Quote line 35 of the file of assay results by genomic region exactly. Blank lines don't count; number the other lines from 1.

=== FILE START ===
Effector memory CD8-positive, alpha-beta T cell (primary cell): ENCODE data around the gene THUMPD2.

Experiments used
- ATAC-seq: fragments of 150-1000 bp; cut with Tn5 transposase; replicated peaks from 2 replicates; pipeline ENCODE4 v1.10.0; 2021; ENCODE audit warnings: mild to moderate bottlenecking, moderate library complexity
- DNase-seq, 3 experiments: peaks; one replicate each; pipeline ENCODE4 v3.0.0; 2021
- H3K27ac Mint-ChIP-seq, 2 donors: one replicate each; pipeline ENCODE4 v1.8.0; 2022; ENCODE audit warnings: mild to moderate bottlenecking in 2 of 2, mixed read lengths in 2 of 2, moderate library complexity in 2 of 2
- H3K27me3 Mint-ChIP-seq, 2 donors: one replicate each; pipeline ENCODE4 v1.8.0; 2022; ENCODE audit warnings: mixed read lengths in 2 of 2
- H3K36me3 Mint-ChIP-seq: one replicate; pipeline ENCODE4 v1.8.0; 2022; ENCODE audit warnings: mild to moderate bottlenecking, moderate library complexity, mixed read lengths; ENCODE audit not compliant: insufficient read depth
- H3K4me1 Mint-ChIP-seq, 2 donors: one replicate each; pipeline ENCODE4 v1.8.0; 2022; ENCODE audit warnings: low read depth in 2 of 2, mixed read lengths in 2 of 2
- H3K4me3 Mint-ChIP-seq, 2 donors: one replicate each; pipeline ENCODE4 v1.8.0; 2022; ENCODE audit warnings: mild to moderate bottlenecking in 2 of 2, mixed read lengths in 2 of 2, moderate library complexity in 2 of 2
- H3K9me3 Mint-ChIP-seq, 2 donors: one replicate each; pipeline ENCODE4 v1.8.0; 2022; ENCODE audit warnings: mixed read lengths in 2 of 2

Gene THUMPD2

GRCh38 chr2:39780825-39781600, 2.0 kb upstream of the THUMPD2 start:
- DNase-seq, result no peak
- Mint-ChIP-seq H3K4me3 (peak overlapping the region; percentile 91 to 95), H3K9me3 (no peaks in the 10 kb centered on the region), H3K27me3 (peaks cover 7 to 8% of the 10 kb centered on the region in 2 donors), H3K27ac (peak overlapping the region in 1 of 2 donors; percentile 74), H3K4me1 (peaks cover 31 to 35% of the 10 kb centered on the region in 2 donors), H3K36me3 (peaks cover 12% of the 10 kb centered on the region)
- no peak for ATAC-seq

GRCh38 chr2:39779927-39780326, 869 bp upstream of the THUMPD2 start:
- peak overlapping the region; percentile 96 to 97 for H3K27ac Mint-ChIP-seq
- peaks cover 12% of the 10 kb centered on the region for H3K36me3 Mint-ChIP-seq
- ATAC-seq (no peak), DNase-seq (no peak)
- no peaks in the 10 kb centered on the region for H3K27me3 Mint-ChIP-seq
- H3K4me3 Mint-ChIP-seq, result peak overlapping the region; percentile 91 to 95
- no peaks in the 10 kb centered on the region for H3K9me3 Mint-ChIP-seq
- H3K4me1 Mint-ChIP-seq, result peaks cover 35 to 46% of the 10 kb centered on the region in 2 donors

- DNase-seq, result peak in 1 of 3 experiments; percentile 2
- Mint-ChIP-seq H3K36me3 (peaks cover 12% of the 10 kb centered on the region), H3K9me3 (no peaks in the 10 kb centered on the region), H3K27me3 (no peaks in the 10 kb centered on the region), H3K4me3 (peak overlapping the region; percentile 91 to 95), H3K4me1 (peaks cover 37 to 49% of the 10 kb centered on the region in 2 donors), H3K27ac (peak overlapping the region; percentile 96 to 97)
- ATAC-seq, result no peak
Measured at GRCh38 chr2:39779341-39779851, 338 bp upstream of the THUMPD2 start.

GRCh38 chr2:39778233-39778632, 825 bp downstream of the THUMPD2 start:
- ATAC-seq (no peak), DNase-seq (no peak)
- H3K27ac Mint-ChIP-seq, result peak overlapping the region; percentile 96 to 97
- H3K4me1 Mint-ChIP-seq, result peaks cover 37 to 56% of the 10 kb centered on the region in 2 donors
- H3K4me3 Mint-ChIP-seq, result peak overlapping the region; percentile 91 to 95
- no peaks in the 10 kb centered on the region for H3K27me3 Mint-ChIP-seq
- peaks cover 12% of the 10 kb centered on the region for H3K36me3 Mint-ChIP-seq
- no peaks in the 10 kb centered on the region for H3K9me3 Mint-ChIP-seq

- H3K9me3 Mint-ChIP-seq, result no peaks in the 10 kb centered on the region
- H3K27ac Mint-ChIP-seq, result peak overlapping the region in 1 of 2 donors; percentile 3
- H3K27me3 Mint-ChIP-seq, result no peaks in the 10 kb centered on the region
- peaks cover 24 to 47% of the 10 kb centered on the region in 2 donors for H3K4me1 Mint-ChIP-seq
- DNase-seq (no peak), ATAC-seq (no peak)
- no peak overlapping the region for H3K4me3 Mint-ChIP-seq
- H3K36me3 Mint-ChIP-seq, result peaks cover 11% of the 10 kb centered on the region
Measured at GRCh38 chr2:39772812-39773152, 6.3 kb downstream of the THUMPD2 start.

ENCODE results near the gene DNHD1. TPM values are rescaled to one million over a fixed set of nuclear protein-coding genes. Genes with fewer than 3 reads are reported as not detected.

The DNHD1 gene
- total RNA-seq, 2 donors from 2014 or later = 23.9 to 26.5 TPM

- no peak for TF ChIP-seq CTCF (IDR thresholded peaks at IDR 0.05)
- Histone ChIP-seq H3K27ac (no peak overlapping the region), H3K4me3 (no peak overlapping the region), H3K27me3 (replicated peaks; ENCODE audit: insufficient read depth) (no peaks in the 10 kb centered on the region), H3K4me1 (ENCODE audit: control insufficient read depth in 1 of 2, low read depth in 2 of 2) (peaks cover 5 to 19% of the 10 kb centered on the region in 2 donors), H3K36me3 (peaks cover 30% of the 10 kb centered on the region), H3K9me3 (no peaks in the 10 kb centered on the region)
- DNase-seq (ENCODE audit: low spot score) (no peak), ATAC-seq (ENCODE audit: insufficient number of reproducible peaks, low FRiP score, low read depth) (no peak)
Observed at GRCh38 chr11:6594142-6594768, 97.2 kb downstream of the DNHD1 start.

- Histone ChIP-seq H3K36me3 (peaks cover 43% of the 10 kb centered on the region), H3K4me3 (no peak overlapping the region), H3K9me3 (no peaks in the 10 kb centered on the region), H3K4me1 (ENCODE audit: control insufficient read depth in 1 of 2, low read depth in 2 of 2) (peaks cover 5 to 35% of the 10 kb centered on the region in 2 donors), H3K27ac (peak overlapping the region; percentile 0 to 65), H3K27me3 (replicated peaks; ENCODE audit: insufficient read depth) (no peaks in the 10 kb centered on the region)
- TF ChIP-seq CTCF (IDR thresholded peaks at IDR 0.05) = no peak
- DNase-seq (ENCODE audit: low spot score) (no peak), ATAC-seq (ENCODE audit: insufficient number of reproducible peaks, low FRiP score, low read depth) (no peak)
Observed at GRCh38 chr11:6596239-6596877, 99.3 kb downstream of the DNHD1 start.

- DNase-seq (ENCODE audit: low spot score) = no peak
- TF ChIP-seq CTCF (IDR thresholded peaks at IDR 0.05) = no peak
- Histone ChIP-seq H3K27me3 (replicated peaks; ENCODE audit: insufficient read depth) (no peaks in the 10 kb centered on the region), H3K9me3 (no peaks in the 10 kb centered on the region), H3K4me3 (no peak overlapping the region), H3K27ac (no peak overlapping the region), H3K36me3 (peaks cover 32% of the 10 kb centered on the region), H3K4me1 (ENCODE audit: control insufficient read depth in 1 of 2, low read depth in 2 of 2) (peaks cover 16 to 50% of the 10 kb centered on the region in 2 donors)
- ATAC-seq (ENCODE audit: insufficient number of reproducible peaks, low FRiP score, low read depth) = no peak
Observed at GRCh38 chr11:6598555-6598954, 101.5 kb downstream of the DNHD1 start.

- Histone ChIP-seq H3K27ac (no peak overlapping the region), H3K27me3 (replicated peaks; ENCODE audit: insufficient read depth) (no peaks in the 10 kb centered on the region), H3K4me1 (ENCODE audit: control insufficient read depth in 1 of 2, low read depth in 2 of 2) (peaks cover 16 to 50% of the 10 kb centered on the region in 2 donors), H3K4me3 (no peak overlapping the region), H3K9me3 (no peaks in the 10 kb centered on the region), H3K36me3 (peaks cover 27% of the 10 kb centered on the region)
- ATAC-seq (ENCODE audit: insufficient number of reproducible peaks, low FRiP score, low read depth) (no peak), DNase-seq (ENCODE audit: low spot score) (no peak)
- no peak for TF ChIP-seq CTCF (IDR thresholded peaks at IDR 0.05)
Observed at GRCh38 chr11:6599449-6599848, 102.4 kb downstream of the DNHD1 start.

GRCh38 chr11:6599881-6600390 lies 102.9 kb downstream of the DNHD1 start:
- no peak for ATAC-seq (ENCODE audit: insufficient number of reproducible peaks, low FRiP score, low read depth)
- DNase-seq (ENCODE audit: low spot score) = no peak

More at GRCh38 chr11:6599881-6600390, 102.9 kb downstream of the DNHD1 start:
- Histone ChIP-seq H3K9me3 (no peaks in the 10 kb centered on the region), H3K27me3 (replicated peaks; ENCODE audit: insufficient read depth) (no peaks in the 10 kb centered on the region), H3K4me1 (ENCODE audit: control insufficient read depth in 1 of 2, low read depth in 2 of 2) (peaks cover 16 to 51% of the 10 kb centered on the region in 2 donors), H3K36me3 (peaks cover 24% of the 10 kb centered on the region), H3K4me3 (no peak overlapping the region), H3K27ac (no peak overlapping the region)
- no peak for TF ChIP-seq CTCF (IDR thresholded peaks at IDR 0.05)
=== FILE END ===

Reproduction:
- no peaks in the 10 kb centered on the region for H3K9me3 Mint-ChIP-seq